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Do Black Holes die? Options
Blodybeef
Posted: Friday, April 12, 2019 6:45:42 AM

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Is it possible that the black holes swallow so much mass that they would eventually die? As an opposite of stars dying due to losing their mass?

Think





To water my question down a bit; Is it true "...with strange aeons even death may die."
d'oh!
mojomoyo
Posted: Friday, April 12, 2019 7:39:29 AM

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Yes, they do die. They lose energy all the time:

"Hawking radiation reduces the mass and energy of black holes and is therefore also known as black hole evaporation. Because of this, black holes that do not gain mass through other means are expected to shrink and ultimately vanish." (https://en.wikipedia.org/wiki/Hawking_radiation)
Blodybeef
Posted: Friday, April 12, 2019 8:43:38 AM

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Quote:
...black holes that do not gain mass through other means are expected to shrink and ultimately vanish


So they literally eat themselves to death.

What I meant to ask was, can they ever reach the mass which is needed to become a star again (if at all possible), through swallowing matter, energy, gravity, mass, etc. from their surroundings.
towan52
Posted: Friday, April 12, 2019 9:07:21 AM

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They disappear into a black hole! In truth, I doubt anyone knows and any theories are likely to be pure conjecture.
Sarrriesfan
Posted: Friday, April 12, 2019 9:24:49 AM

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Blodybeef wrote:
Quote:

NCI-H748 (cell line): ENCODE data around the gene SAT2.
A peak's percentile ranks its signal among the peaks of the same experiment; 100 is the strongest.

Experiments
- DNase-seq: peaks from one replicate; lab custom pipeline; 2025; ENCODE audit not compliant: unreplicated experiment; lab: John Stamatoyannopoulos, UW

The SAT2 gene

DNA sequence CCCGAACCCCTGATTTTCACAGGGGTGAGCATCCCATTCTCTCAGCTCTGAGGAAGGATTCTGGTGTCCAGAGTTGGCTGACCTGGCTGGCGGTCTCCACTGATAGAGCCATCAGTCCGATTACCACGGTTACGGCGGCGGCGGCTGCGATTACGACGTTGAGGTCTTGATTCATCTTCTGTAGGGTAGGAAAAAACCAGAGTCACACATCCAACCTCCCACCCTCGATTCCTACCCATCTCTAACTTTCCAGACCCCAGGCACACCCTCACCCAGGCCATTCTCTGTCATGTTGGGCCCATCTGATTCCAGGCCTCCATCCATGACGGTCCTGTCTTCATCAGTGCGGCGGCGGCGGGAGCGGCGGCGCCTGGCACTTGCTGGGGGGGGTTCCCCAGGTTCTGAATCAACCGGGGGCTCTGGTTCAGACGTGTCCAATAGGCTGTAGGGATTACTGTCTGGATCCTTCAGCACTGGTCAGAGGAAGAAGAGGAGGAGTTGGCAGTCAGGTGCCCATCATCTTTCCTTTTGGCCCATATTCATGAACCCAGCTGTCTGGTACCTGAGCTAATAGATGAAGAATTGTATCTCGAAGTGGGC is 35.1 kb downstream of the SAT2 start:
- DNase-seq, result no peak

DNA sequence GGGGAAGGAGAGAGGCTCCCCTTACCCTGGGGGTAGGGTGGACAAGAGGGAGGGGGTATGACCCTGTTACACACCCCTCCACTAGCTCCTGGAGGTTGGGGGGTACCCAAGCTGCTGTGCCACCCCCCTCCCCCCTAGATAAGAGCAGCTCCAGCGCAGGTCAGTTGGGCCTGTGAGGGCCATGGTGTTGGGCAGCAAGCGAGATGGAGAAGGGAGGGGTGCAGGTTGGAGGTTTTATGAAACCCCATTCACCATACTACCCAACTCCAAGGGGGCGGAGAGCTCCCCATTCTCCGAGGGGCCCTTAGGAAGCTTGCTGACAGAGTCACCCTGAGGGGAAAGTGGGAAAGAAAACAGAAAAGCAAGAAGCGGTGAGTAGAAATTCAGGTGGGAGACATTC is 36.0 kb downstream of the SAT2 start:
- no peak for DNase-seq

...black holes that do not gain mass through other means are expected to shrink and ultimately vanish


So they literally eat themselves to death.

What I meant to ask was, can they ever reach the mass which is needed to become a star again (if at all possible), through swallowing matter, energy, gravity, mass, etc. from their surroundings.


I don't think so the black hole Sagittarius A at the centre of our galaxy has an estimated mass of 2.6 million Solar Masses, if it was just a question of mass then it would be a massive sun.

Va
Posted: Friday, April 12, 2019 10:30:30 AM

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What I meant to ask was, can they ever reach the mass which is needed to become a star again (if at all possible), through swallowing matter, energy, gravity, mass, etc. from their surroundings. [/quote]

I don't think so the black hole Sagittarius A at the centre of our galaxy has an estimated mass of 2.6 million Solar Masses, if it was just a question of mass then it would be a massive sun.

[/quote]

They just can't. It is not purely a matter of mass, it is also "a matter of quality", so to say. To make it simple, stars born when a nuclear reaction starts as the result of a cloud of hydrogen collapsing on itself under its own gravity. The nuclear reaction then gives the energy and the pressure necessary to the balance of the star. In a black hole matter doesn't have the properties we know in normal life, there's nothing that could start a nuclear reaction, everything just ends up in the singularity
Clyde of Oz
Posted: Sunday, April 21, 2019 7:07:01 PM

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The idea that a black hole will ultimately vanish due to Hawking radiation is interesting, and probably correct, but the concept of ultimately is hard to come to grips with. The bigger the black hole, the longer it takes, and for a supermassive black hole we would be looking at 10^100 years to 10^106 years even if it 'devours' nothing else in the meantime. And it will be 'eating' at the very least cosmic background radiation, which would slow the process even further. These time scales are quite beyond human comprehension, and the time the universe has been in existence to date is utterly insignificant in comparison.
Islami
Posted: Thursday, May 2, 2019 11:36:03 AM
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Every poster is right as on date.
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